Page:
This is a blog about everyday life. Food, gardening, photography, and nature. What you won't find are pictures of lots of people.

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Tuesday, November 22, 2011

Barn Charm

Linking with Tricia over at Bluff Area Daily .

I gathered some photos on my trip home for Thanksgiving.

Tobacco in Barn Meade County, Kentucky
 Since it is that time of year when people start stripping tobacco I thought I would feature a couple of barns with tobacco.  Years ago everyone who had land had a tobacco patch.  Many a family had their Christmas  off of the money when the tobacco (or toobacker as they say) sold in late November and December.  Now its hard to even find a barn with tobacco and even then it isn't much.

The last two photos were of a different barn.  These aren't the traditional barns and the tobacco is really small, but you get the idea. 

I love the musky aroma of tobacco curing in the open air.  Hand rolled cigs from tobacco like this doesn't stink either.  Imagine that.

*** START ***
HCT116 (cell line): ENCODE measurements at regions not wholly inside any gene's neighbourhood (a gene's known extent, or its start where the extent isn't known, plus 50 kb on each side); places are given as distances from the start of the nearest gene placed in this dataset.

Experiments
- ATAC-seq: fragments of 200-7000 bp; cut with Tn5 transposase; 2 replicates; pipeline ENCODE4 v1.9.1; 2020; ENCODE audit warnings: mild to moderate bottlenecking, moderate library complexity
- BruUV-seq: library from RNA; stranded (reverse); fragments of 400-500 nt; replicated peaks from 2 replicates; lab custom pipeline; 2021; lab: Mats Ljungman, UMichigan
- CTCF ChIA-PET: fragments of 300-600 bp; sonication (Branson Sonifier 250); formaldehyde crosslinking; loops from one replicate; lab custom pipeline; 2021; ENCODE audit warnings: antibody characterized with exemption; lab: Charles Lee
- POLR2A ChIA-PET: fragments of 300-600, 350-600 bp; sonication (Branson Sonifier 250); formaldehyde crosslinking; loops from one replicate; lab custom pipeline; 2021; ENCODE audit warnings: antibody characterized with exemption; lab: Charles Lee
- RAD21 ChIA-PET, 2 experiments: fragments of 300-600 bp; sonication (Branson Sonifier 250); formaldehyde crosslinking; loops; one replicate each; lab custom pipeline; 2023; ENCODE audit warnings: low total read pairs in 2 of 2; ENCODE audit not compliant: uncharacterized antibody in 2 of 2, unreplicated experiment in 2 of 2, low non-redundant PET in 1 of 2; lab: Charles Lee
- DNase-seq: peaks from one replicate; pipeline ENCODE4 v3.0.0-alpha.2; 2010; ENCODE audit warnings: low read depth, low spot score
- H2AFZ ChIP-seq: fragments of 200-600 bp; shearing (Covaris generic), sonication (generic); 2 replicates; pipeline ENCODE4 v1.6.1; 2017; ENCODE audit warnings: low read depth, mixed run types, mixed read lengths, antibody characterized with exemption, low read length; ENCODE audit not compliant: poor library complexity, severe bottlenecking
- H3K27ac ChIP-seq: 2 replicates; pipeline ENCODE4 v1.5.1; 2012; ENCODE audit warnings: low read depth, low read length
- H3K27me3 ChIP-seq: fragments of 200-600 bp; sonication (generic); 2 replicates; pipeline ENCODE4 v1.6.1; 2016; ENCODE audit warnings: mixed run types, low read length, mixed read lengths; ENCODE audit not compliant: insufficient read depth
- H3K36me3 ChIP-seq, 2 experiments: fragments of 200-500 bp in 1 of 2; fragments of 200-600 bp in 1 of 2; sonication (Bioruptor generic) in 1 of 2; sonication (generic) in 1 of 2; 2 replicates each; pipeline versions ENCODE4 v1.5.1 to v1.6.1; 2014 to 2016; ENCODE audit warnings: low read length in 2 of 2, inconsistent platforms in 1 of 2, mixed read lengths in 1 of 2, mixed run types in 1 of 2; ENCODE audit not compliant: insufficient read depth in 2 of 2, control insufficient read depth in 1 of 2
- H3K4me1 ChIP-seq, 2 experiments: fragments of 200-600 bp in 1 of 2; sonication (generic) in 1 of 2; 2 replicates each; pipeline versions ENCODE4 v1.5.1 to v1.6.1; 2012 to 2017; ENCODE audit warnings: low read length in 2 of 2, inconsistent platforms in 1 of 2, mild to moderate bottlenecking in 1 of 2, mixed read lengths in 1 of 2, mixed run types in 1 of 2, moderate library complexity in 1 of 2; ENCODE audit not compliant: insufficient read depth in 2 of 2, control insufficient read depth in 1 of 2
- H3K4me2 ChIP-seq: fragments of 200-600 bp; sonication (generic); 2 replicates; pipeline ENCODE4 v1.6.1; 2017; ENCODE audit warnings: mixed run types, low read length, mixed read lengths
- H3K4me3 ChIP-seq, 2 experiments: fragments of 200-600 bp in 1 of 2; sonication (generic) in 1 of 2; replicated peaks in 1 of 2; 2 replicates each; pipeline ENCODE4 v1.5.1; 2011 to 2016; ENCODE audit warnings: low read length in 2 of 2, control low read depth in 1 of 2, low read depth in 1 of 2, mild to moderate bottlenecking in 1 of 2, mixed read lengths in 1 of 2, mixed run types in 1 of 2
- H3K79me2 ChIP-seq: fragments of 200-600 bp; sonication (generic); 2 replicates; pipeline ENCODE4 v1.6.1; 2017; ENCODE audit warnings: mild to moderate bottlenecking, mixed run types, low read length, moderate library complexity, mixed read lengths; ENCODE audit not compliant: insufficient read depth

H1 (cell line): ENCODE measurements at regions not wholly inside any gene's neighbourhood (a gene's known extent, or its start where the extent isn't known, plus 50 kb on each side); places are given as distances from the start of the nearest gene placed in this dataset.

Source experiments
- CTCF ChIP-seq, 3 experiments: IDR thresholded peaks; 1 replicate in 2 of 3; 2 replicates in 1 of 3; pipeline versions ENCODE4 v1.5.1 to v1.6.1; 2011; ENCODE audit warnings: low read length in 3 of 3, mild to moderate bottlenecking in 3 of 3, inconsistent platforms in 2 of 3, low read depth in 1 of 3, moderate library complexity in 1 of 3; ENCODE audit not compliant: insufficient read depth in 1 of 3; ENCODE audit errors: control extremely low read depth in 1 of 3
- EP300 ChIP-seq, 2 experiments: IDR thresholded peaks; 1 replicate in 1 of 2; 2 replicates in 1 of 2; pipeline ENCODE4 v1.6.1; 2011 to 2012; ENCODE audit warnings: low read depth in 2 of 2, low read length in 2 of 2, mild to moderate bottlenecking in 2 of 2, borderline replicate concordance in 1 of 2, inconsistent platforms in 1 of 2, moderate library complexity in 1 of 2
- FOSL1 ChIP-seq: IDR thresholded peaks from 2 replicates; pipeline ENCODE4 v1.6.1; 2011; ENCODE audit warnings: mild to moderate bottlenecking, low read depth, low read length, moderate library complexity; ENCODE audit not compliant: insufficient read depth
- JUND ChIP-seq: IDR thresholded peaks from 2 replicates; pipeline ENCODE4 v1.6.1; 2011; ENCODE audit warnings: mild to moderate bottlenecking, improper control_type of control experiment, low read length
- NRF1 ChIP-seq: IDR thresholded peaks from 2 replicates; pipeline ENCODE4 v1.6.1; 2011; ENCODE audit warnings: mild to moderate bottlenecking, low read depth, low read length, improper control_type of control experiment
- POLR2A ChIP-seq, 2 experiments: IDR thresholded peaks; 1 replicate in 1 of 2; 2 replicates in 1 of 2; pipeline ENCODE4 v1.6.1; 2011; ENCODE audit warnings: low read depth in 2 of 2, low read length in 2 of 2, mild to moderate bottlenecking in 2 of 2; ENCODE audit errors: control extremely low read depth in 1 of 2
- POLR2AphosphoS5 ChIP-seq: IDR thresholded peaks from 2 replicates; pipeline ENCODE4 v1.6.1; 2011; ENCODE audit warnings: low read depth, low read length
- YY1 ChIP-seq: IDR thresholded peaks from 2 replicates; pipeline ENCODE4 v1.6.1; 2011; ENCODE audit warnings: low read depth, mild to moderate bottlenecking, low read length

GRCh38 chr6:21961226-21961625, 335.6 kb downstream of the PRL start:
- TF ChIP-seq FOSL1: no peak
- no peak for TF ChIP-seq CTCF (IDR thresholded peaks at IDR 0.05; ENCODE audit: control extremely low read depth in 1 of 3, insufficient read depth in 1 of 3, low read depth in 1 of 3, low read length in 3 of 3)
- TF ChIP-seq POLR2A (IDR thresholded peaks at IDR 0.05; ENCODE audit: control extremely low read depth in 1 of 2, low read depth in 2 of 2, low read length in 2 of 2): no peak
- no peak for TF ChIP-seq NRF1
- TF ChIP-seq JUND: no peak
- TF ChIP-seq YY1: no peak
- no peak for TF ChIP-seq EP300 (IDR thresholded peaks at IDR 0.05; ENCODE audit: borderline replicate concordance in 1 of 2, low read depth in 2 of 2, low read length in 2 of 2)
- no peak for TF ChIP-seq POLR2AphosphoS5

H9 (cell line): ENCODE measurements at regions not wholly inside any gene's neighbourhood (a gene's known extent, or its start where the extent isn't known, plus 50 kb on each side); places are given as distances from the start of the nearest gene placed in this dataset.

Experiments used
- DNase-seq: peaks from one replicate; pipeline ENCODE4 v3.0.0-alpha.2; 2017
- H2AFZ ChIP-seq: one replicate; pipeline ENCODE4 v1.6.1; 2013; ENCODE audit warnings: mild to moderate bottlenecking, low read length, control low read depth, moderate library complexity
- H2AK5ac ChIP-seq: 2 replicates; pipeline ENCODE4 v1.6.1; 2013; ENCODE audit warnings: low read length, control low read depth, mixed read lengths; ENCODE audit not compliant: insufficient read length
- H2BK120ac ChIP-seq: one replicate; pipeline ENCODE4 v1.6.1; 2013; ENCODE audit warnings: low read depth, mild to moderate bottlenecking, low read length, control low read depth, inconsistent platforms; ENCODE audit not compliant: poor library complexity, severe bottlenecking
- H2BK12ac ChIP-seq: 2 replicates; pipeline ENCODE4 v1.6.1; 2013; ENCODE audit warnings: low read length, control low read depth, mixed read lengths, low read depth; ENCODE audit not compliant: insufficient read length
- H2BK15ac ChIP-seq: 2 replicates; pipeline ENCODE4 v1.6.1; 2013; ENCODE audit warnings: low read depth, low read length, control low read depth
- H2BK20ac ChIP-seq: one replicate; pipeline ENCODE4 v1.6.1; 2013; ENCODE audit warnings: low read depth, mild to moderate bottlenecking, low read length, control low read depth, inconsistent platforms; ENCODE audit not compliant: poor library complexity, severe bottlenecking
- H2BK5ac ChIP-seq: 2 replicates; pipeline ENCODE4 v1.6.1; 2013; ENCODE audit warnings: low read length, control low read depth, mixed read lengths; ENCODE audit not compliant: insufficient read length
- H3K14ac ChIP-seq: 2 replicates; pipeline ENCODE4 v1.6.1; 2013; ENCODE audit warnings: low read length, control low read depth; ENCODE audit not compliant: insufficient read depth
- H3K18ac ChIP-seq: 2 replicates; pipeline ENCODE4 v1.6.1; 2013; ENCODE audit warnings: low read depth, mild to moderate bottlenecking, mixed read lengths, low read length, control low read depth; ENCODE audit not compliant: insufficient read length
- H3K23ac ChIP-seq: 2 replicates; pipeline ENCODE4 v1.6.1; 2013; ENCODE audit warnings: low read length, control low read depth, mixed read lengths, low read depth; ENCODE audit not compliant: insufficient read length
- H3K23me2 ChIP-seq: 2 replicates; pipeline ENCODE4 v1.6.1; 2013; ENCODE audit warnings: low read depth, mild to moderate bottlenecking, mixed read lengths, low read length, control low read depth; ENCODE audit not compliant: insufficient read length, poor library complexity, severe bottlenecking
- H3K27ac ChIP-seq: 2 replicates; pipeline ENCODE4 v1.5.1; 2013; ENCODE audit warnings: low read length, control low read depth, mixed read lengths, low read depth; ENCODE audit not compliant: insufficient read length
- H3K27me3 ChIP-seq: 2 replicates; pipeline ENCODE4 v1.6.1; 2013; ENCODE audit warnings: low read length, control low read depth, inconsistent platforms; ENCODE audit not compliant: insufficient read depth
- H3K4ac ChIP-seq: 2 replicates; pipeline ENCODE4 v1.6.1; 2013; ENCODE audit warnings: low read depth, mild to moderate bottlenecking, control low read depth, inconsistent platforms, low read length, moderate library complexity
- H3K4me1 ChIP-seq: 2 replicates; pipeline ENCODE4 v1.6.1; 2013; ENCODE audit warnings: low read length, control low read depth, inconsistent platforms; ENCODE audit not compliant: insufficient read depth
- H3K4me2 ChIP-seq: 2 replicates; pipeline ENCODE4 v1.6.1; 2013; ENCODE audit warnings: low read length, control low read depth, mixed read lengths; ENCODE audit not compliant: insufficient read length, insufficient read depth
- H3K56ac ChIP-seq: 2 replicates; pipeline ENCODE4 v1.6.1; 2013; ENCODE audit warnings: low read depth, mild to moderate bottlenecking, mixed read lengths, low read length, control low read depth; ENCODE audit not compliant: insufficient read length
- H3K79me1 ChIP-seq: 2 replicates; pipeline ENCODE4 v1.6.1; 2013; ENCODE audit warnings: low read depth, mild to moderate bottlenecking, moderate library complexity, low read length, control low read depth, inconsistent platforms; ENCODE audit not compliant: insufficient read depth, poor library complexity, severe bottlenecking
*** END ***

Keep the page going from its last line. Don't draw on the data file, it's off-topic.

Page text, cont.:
Thursday, November 17, 2011

Friday Fences

Linking up with Friday's Fences today.

Working Farm at Sunrise
Breckinridge County, Kentucky

 We have a toofer today!  Two for one photo for all you barn lovers and fence lovers out there.  And for TexWis girl ~ this shot was taken while "vehicular fencing".

Wednesday, November 16, 2011

Green Tomato Ketchup

The leaves are mostly gone now, but the very early morning outside my window looks like this when the sun rises.

Its not always cold but the cooler temperatures and shorter days cause the tomatoes to stop producing and as a kid we gathered them all to make green tomato ketchup.  I haven't made this since my mother died 30 years ago.  My uncle shared the recipe and I made a batch.

First you grind up a mess of tomatoes.  Doesn't matter how many because its all done by eyeballing and taste.  Put on a kettle of water to boil.

 Add salt.  How much?  Well since this is my grandmother's recipe I'll use her words.  Add a "right smart" of salt and stir it up good.  Then you grind up the same amount (total) of apples, onion, pepper and cabbage.

Add salt to this and mix.  By now the water should be boiling and you scald the salted tomatoes rinsing them well.  Put them in a big pot then scald the apple, pepper, onion and cabbage mixture.  Mix everything well.